Last week, Senators Elizabeth Warren (D-MA) and Sheldon Whitehouse (D-RI) penned an op-ed in The Washington Post about the investigations of ExxonMobil by several state attorneys general. The Senators lauded efforts to accuse the oil company of fraud for allegedly advancing skepticism about the impacts of its products on climate change. Despite downplaying these moves as “reasonable questions,” Senators Warren and Whitehouse are in fact supporting one of the most blatant and shameless attacks on free speech in recent memory.
This episode is the latest in a years-long coordinated effort primarily among left-wing groups to politically weaponize the legal system. New York Attorney General Eric T. Schneiderman took the first concrete step in November 2015 by announcing his investigation of Exxon under a slew of federal and New York State laws, including, bizarrely, the Racketeer Influenced and Corrupt Organizations (RICO) Act – a law more associated with mobsters than corporate scientists.
Attorney General Schneiderman subpoenaed Exxon for extensive financial records, emails, and other documents in a gambit to uncover whether statements the company made to investors about the risks of climate change were consistent with its own long-running research. AGs from states and territories like Massachusetts and the U.S. Virgin Islands (where Exxon says it has no business operations) soon joined this effort, expanding the ideological witch-hunt by subpoenaing think tanks and organizations similarly viewed as skeptical of climate change science (and regulatory policies to combat the phenomenon), like the Competitive Enterprise Institute and the American Legislative Exchange Council. All told, the combined investigations target communications going back 40 years between Exxon and over 100 think tanks, universities, and academics.
Their argument is that ExxonMobil denied the reality of man-made climate change and funded groups that downplayed its risks, yet privately acknowledged that their arguments were bogus, all while preparing for the effects of climate change and profiting off carbon pollution along the way. Doing so, the AGs argue, represented a pattern of illegally misleading investors and consumers.
The reality is far more complicated. A collection of company statements and documents dating back to 1980 show that there was early skepticism about the risks of carbon emissions and opposition to certain political responses. But there was also support for conducting climate research. While Exxon’s public position on climate change evolved over time, it maintained suspicion of climate regulations. Indeed, Exxon’s 2009 annual report asserted a need to reduce CO2 emissions, while the 2014 annual report outlined how certain regulations would hinder its business model.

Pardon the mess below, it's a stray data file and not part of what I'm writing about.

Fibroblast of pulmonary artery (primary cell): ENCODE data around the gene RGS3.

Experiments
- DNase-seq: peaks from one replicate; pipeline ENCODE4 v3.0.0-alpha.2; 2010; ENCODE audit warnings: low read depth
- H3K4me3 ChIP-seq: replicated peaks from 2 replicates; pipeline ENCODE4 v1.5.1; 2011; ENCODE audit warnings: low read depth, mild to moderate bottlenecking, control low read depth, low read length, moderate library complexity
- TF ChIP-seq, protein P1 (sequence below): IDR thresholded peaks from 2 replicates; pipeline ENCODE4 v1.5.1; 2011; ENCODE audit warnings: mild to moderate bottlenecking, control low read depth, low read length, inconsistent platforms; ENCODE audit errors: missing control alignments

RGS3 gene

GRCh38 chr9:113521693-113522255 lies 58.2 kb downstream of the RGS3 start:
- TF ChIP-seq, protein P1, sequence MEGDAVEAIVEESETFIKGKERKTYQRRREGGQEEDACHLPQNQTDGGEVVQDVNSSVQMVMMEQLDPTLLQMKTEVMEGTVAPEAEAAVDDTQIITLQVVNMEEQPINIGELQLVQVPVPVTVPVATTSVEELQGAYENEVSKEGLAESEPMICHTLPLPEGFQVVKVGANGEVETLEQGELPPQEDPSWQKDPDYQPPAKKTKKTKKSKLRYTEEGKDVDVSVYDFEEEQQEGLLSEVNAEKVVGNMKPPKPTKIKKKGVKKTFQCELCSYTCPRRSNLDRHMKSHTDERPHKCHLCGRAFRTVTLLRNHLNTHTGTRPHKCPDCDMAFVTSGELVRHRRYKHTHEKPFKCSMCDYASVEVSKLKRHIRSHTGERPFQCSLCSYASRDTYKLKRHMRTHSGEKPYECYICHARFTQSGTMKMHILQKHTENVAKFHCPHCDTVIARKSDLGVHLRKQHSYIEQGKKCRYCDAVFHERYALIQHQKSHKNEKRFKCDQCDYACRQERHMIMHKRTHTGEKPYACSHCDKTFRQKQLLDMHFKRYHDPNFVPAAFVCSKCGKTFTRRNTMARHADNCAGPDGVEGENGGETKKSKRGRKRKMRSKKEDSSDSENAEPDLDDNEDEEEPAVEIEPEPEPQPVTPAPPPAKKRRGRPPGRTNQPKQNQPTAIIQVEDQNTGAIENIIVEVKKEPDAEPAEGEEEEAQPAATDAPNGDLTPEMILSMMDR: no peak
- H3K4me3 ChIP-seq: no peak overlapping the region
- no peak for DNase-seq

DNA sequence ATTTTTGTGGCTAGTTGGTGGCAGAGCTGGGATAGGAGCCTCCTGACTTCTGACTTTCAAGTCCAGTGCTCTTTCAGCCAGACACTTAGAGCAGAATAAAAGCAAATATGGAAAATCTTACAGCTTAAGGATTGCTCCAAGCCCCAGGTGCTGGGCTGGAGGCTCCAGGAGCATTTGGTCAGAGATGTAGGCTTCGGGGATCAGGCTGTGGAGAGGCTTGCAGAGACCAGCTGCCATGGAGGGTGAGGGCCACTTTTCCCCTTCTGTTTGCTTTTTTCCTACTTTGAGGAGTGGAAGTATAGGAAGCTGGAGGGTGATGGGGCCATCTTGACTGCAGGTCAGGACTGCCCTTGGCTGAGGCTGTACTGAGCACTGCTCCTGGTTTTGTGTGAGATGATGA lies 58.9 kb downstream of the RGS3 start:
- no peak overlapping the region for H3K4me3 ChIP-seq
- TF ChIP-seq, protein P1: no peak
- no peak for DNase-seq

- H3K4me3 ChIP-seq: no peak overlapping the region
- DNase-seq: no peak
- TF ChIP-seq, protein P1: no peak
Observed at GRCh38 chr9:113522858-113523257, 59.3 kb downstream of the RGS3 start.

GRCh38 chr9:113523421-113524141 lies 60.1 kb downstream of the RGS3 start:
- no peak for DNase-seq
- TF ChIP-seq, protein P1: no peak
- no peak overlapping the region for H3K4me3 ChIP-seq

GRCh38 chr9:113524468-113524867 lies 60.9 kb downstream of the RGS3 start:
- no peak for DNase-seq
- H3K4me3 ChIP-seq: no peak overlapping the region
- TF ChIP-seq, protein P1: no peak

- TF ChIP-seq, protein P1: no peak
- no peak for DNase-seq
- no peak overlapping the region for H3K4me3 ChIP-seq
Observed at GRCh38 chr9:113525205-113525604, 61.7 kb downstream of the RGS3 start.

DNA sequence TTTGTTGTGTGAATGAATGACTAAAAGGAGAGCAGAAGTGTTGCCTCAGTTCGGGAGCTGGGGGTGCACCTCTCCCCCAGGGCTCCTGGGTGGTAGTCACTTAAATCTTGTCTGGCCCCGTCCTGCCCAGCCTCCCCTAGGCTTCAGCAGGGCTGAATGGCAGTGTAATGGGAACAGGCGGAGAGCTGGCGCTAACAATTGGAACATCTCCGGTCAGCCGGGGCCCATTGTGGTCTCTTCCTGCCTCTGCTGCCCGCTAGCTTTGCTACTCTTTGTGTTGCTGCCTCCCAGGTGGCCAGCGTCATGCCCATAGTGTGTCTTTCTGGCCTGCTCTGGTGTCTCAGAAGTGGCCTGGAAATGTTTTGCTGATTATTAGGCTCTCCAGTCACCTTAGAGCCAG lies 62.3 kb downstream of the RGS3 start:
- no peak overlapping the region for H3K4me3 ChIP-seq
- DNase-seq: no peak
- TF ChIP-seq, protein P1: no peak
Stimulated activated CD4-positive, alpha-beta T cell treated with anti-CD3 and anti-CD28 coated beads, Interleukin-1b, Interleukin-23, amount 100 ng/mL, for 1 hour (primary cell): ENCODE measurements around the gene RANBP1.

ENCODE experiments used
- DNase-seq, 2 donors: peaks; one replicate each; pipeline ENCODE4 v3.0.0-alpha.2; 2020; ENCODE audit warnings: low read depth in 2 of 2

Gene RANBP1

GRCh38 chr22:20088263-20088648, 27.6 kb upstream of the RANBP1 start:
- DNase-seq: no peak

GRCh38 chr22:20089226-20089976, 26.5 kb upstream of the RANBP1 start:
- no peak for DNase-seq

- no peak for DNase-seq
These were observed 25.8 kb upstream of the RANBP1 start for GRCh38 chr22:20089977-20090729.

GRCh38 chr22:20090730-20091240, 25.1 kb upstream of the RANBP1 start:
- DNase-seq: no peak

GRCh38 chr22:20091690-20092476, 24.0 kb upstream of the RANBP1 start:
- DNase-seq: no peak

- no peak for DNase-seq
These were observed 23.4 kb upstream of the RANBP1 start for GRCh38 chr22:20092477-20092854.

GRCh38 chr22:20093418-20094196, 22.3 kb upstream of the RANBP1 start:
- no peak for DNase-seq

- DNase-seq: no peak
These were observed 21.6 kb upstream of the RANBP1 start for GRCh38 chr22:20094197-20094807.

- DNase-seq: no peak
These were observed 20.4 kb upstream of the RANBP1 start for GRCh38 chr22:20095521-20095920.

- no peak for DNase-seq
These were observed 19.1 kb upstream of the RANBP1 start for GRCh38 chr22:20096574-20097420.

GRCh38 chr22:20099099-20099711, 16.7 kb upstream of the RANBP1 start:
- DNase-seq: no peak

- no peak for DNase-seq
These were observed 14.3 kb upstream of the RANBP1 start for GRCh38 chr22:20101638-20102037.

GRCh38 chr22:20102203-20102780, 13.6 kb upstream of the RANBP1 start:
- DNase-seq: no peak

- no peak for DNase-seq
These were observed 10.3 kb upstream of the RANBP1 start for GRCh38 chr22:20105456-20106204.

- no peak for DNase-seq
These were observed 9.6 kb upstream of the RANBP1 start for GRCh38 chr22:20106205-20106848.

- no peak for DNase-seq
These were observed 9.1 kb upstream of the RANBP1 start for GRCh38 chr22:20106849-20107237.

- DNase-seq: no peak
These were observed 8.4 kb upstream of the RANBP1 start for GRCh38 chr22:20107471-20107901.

Does this constitute fraud? Well, the legal definition of fraud usually requires the misrepresentation or omission of a material fact, intent to defraud, reasonable reliance on that misrepresentation by those being defrauded, and damages to those affected by such reliance.
Internal disagreements or evolving interpretations about a complicated scientific topic over which many people disagree are certainly not a “misrepresentation of a material fact” committed with the “intent to defraud.” Indeed, the public debate about climate change has itself changed vastly since the 1980s. Furthermore, regardless of whether the company officially believes that climate change is a risk, it is not illegal to oppose regulations it deems harmful, nor to consider the possibility that climate change would yield new business opportunities such as arctic oil drilling. Rationally managing all forms of risk or opportunity is essential for a business to protect its own long-term interests and those of its shareholders. It is unclear how such decision-making directly harms Exxon’s investors.
By suggesting that Exxon is committing fraud by protecting those interests, the AGs are essentially arguing that certain interpretations of climate science or pending legislation are not only wrong, but prosecutable offenses. In short, they are arguing that businesses can be sued for speech that the government disagrees with.
The focus on Exxon’s past support for think tanks and other groups that share skepticism about climate change and how to handle it also reveals an intention to create a chilling effect for broader political activity that the AGs bringing this investigation disagree with. Exxon’s Vice President for Public Affairs explained that the company’s support for free market groups was predicated on a shared opposition to regulations like the Kyoto Protocol rather than skepticism of climate change per se. But this justification completely misses the point of the investigations, assuming they were actually concerned with the pursuit of objective justice.
Rather, the AGs’ collective goal is not only to use Exxon as a scapegoat for a specific political agenda, but also to punish a wide range of ideological opponents while establishing a lasting precedent that the government can investigate and prosecute political speech that those in power dislike. If this effort succeeds, even by merely forcing Exxon to settle out of court, then it will have been a resounding success likely to be replicated again – with activists of all ideological persuasions pushing their own agendas through the courts. Such a thought should be frightening to all who value free political speech and a vigorous public debate, regardless of one’s ideological views on various issues.
 This standard is not included for civil actions under New York’s Martin Act.